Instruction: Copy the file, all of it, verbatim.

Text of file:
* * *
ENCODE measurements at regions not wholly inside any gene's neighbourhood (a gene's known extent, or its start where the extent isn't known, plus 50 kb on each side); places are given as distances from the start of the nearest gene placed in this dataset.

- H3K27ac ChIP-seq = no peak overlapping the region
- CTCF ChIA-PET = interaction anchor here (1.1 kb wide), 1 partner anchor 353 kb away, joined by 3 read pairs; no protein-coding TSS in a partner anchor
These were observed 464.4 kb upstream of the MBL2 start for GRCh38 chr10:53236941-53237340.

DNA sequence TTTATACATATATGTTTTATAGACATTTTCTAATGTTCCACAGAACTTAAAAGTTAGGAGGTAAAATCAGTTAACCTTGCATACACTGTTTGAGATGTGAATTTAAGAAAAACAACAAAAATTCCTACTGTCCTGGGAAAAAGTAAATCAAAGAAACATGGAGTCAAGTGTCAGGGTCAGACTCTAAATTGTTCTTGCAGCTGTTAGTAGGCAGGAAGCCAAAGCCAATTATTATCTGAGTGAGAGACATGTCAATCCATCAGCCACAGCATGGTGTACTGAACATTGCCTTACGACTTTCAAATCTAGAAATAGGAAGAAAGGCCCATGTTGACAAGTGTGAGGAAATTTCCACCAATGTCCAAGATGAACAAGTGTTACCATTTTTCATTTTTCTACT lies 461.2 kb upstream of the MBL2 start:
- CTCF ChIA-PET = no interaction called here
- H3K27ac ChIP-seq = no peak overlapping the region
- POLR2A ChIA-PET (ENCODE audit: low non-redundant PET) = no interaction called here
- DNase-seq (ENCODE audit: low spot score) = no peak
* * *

ENCODE measurements at regions not wholly inside any gene's neighbourhood (a gene's known extent, or its start where the extent isn't known, plus 50 kb on each side); places are given as distances from the start of the nearest gene placed in this dataset.

- H3K27ac ChIP-seq = no peak overlapping the region
- CTCF ChIA-PET = interaction anchor here (1.1 kb wide), 1 partner anchor 353 kb away, joined by 3 read pairs; no protein-coding TSS in a partner anchor
These were observed 464.4 kb upstream of the MBL2 start for GRCh38 chr10:53236941-53237340.

DNA sequence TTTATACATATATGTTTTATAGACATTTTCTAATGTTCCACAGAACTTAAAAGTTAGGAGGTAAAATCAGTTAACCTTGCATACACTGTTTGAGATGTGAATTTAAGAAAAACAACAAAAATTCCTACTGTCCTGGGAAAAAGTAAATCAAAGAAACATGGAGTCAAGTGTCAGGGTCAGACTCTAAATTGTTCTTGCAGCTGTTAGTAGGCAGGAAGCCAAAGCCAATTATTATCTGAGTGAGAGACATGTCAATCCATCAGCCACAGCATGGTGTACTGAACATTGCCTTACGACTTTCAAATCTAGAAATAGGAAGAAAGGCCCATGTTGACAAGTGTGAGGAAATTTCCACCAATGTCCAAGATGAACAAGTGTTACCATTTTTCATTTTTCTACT lies 461.2 kb upstream of the MBL2 start:
- CTCF ChIA-PET = no interaction called here
- H3K27ac ChIP-seq = no peak overlapping the region
- POLR2A ChIA-PET (ENCODE audit: low non-redundant PET) = no interaction called here
- DNase-seq (ENCODE audit: low spot score) = no peak